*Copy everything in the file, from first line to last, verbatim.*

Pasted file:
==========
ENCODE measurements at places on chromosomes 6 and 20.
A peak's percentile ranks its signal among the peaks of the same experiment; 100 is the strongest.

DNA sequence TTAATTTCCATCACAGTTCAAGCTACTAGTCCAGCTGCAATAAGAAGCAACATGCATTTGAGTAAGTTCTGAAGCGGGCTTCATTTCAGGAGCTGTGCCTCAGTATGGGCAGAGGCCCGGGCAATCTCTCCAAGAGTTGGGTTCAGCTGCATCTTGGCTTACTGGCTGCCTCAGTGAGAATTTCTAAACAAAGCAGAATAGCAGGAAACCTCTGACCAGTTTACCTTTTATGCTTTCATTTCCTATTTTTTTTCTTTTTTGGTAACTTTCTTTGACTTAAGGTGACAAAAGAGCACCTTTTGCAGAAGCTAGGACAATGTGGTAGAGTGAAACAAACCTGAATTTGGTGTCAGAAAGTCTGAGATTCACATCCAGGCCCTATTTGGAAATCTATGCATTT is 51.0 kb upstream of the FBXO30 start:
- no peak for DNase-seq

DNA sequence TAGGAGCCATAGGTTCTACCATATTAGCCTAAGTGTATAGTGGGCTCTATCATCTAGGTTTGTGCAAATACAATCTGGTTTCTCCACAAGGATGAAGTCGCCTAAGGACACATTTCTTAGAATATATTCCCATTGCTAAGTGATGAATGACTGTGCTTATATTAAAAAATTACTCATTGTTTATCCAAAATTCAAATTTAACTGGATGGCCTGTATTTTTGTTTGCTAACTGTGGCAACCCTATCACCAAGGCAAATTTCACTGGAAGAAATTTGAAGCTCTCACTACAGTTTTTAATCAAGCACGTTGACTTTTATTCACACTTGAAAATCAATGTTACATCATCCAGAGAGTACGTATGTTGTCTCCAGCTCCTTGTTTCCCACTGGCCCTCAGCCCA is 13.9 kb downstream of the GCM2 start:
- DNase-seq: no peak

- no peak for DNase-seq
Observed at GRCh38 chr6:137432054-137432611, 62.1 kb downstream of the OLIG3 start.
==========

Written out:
ENCODE measurements at places on chromosomes 6 and 20.
A peak's percentile ranks its signal among the peaks of the same experiment; 100 is the strongest.

DNA sequence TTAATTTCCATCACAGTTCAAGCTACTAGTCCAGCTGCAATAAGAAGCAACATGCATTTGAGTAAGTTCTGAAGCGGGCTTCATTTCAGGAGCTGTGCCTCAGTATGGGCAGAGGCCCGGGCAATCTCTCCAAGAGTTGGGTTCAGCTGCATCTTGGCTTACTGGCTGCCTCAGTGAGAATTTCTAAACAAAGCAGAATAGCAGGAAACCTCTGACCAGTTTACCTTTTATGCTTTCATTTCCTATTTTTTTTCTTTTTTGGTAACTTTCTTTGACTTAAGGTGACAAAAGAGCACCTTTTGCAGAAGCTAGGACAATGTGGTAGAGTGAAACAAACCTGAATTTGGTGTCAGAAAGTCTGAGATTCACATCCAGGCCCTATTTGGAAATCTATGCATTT is 51.0 kb upstream of the FBXO30 start:
- no peak for DNase-seq

DNA sequence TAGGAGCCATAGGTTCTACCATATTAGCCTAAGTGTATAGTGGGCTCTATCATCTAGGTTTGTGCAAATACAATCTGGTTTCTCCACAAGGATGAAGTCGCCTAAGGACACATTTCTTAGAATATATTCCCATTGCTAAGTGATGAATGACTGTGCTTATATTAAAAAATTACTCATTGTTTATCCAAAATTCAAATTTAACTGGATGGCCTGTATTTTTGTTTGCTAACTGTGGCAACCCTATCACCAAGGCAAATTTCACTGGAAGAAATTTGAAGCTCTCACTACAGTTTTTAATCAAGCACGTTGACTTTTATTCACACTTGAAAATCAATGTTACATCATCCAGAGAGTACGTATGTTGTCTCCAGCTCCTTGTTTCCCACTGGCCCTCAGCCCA is 13.9 kb downstream of the GCM2 start:
- DNase-seq: no peak

- no peak for DNase-seq
Observed at GRCh38 chr6:137432054-137432611, 62.1 kb downstream of the OLIG3 start.